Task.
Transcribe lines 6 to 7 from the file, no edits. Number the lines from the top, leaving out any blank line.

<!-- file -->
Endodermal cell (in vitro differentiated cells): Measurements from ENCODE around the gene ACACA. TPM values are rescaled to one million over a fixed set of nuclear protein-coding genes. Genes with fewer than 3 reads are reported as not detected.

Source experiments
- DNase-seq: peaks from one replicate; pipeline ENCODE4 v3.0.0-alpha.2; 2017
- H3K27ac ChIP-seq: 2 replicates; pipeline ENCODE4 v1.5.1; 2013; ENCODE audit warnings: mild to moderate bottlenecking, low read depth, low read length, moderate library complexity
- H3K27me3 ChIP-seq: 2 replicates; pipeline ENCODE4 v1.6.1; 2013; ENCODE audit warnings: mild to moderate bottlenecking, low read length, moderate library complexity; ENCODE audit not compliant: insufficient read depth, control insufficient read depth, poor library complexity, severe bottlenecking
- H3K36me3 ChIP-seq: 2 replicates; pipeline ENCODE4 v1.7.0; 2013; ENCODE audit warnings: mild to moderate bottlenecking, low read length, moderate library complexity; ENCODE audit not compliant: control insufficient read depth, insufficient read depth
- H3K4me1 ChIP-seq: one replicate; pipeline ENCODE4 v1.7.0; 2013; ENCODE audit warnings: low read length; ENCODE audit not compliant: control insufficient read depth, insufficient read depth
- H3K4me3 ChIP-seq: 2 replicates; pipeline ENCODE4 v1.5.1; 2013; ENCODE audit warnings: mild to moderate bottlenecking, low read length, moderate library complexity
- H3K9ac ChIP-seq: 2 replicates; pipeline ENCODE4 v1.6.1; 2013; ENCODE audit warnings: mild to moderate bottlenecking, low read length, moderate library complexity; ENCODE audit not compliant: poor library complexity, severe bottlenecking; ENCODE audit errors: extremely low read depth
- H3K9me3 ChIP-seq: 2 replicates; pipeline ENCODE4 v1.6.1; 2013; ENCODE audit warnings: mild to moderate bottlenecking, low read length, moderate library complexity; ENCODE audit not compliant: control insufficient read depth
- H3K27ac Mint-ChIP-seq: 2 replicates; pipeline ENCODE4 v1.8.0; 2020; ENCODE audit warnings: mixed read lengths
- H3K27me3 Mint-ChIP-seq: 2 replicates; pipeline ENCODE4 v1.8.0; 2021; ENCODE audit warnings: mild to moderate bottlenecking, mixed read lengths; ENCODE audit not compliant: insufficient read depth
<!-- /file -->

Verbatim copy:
- H3K36me3 ChIP-seq: 2 replicates; pipeline ENCODE4 v1.7.0; 2013; ENCODE audit warnings: mild to moderate bottlenecking, low read length, moderate library complexity; ENCODE audit not compliant: control insufficient read depth, insufficient read depth
- H3K4me1 ChIP-seq: one replicate; pipeline ENCODE4 v1.7.0; 2013; ENCODE audit warnings: low read length; ENCODE audit not compliant: control insufficient read depth, insufficient read depth